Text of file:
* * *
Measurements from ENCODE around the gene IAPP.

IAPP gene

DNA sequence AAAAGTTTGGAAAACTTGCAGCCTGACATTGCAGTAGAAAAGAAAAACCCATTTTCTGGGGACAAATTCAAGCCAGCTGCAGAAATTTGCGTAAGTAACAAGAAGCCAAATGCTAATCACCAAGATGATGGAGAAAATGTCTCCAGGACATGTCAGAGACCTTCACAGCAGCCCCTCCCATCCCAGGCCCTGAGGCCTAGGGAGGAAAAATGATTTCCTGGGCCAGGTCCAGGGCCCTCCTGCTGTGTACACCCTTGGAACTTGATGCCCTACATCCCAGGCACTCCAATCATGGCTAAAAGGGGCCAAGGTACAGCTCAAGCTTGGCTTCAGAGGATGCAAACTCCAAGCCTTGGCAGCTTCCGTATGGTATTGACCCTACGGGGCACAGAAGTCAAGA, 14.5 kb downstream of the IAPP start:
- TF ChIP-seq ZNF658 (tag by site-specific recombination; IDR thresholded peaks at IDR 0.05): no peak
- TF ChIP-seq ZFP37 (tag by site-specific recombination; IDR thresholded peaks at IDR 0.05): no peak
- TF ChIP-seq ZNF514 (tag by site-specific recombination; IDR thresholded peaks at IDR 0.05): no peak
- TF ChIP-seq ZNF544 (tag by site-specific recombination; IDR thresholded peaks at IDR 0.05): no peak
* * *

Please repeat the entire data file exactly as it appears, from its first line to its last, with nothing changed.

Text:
Measurements from ENCODE around the gene IAPP.

IAPP gene

DNA sequence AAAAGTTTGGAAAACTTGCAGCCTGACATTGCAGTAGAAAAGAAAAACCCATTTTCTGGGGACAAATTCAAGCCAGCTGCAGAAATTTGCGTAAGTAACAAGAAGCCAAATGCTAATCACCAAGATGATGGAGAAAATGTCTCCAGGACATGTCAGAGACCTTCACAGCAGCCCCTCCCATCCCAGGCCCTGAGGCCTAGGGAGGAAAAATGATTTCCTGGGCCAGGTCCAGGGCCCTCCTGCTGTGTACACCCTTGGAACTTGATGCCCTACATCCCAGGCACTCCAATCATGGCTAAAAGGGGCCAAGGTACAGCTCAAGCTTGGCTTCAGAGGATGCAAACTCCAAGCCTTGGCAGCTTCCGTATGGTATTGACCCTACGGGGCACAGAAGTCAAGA, 14.5 kb downstream of the IAPP start:
- TF ChIP-seq ZNF658 (tag by site-specific recombination; IDR thresholded peaks at IDR 0.05): no peak
- TF ChIP-seq ZFP37 (tag by site-specific recombination; IDR thresholded peaks at IDR 0.05): no peak
- TF ChIP-seq ZNF514 (tag by site-specific recombination; IDR thresholded peaks at IDR 0.05): no peak
- TF ChIP-seq ZNF544 (tag by site-specific recombination; IDR thresholded peaks at IDR 0.05): no peak